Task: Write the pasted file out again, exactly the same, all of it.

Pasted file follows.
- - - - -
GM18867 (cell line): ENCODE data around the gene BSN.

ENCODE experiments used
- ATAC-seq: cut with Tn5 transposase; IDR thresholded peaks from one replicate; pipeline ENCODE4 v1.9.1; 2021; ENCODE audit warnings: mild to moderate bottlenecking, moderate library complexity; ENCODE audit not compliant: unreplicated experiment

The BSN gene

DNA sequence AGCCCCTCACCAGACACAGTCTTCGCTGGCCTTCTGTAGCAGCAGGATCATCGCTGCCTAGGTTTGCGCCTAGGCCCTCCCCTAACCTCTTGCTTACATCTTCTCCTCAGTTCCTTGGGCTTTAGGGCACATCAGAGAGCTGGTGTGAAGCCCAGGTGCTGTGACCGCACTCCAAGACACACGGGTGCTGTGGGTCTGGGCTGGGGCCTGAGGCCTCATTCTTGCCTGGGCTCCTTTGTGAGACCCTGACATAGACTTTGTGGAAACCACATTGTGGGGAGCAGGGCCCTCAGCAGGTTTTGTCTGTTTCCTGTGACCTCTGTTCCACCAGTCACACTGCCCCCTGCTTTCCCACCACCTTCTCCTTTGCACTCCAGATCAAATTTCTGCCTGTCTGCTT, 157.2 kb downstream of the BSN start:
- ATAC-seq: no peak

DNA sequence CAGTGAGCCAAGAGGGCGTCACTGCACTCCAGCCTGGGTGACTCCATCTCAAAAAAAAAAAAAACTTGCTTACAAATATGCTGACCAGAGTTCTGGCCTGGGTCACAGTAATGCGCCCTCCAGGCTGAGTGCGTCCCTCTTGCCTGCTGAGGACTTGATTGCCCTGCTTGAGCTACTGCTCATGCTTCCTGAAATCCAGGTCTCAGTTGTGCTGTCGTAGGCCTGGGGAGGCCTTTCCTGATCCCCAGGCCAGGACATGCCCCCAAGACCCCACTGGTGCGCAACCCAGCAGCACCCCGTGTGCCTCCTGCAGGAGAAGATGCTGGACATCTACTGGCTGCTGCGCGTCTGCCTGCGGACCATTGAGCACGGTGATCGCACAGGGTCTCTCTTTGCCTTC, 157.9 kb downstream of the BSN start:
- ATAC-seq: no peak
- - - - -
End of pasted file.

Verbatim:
GM18867 (cell line): ENCODE data around the gene BSN.

ENCODE experiments used
- ATAC-seq: cut with Tn5 transposase; IDR thresholded peaks from one replicate; pipeline ENCODE4 v1.9.1; 2021; ENCODE audit warnings: mild to moderate bottlenecking, moderate library complexity; ENCODE audit not compliant: unreplicated experiment

The BSN gene

DNA sequence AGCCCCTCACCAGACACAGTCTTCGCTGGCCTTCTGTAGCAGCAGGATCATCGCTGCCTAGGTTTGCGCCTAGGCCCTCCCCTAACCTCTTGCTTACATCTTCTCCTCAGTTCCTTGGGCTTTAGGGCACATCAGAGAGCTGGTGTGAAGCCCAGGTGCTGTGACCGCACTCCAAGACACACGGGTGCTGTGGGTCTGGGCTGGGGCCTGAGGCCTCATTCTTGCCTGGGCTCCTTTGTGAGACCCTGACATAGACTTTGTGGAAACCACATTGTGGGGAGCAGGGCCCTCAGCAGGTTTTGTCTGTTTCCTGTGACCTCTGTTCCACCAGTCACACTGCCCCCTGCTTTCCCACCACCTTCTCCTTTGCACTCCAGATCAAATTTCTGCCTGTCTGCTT, 157.2 kb downstream of the BSN start:
- ATAC-seq: no peak

DNA sequence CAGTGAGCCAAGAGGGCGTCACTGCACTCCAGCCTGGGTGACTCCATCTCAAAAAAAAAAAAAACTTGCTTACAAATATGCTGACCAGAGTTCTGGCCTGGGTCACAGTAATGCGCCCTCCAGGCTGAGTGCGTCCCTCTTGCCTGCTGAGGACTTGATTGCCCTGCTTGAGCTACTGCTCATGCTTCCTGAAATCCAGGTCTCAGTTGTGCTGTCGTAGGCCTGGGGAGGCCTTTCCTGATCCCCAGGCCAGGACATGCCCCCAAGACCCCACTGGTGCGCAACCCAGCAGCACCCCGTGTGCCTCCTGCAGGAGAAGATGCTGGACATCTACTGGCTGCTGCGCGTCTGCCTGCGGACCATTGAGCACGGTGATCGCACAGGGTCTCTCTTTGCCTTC, 157.9 kb downstream of the BSN start:
- ATAC-seq: no peak